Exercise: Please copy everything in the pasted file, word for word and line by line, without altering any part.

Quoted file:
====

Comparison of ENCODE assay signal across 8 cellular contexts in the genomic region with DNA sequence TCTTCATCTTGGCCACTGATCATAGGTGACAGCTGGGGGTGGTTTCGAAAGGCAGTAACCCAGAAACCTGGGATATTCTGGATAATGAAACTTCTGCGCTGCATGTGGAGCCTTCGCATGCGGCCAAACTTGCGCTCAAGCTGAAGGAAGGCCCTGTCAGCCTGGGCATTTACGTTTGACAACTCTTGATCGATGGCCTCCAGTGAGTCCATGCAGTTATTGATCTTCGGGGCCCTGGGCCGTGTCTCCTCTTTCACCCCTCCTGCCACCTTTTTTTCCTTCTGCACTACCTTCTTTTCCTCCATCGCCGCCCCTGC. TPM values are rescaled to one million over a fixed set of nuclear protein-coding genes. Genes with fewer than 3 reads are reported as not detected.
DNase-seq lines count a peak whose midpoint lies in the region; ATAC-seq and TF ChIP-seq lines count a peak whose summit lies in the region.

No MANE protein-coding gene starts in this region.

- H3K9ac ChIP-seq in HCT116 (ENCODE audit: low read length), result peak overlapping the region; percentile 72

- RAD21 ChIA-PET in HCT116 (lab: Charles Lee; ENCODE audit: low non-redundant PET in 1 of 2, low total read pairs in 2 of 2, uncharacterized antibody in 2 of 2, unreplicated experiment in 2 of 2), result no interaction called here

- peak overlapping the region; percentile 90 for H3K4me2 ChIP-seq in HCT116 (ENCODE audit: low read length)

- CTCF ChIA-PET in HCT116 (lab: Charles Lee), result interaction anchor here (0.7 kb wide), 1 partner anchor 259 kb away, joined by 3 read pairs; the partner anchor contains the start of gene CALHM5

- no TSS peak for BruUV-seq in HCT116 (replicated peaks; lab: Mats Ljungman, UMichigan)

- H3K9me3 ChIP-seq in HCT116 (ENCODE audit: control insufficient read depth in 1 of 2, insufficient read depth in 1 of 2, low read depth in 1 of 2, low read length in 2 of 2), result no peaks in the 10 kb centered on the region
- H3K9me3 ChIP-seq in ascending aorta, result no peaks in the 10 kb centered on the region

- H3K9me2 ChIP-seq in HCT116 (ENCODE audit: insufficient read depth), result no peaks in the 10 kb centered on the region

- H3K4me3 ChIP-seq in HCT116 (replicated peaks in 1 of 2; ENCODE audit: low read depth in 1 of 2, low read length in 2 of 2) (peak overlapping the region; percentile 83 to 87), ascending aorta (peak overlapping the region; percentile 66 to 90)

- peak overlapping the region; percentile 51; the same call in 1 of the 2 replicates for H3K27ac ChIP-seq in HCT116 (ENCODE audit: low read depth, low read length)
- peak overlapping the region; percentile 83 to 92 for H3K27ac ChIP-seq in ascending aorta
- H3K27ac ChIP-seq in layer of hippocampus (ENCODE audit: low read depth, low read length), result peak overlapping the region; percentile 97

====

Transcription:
Comparison of ENCODE assay signal across 8 cellular contexts in the genomic region with DNA sequence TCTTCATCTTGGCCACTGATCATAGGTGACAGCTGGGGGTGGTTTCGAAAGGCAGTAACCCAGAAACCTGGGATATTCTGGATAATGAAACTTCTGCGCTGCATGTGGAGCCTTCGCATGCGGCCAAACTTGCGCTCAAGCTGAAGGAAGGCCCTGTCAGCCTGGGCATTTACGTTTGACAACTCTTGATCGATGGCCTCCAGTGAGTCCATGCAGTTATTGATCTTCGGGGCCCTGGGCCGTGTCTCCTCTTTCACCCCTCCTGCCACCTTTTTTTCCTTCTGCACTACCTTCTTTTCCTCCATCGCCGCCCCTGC. TPM values are rescaled to one million over a fixed set of nuclear protein-coding genes. Genes with fewer than 3 reads are reported as not detected.
DNase-seq lines count a peak whose midpoint lies in the region; ATAC-seq and TF ChIP-seq lines count a peak whose summit lies in the region.

No MANE protein-coding gene starts in this region.

- H3K9ac ChIP-seq in HCT116 (ENCODE audit: low read length), result peak overlapping the region; percentile 72

- RAD21 ChIA-PET in HCT116 (lab: Charles Lee; ENCODE audit: low non-redundant PET in 1 of 2, low total read pairs in 2 of 2, uncharacterized antibody in 2 of 2, unreplicated experiment in 2 of 2), result no interaction called here

- peak overlapping the region; percentile 90 for H3K4me2 ChIP-seq in HCT116 (ENCODE audit: low read length)

- CTCF ChIA-PET in HCT116 (lab: Charles Lee), result interaction anchor here (0.7 kb wide), 1 partner anchor 259 kb away, joined by 3 read pairs; the partner anchor contains the start of gene CALHM5

- no TSS peak for BruUV-seq in HCT116 (replicated peaks; lab: Mats Ljungman, UMichigan)

- H3K9me3 ChIP-seq in HCT116 (ENCODE audit: control insufficient read depth in 1 of 2, insufficient read depth in 1 of 2, low read depth in 1 of 2, low read length in 2 of 2), result no peaks in the 10 kb centered on the region
- H3K9me3 ChIP-seq in ascending aorta, result no peaks in the 10 kb centered on the region

- H3K9me2 ChIP-seq in HCT116 (ENCODE audit: insufficient read depth), result no peaks in the 10 kb centered on the region

- H3K4me3 ChIP-seq in HCT116 (replicated peaks in 1 of 2; ENCODE audit: low read depth in 1 of 2, low read length in 2 of 2) (peak overlapping the region; percentile 83 to 87), ascending aorta (peak overlapping the region; percentile 66 to 90)

- peak overlapping the region; percentile 51; the same call in 1 of the 2 replicates for H3K27ac ChIP-seq in HCT116 (ENCODE audit: low read depth, low read length)
- peak overlapping the region; percentile 83 to 92 for H3K27ac ChIP-seq in ascending aorta
- H3K27ac ChIP-seq in layer of hippocampus (ENCODE audit: low read depth, low read length), result peak overlapping the region; percentile 97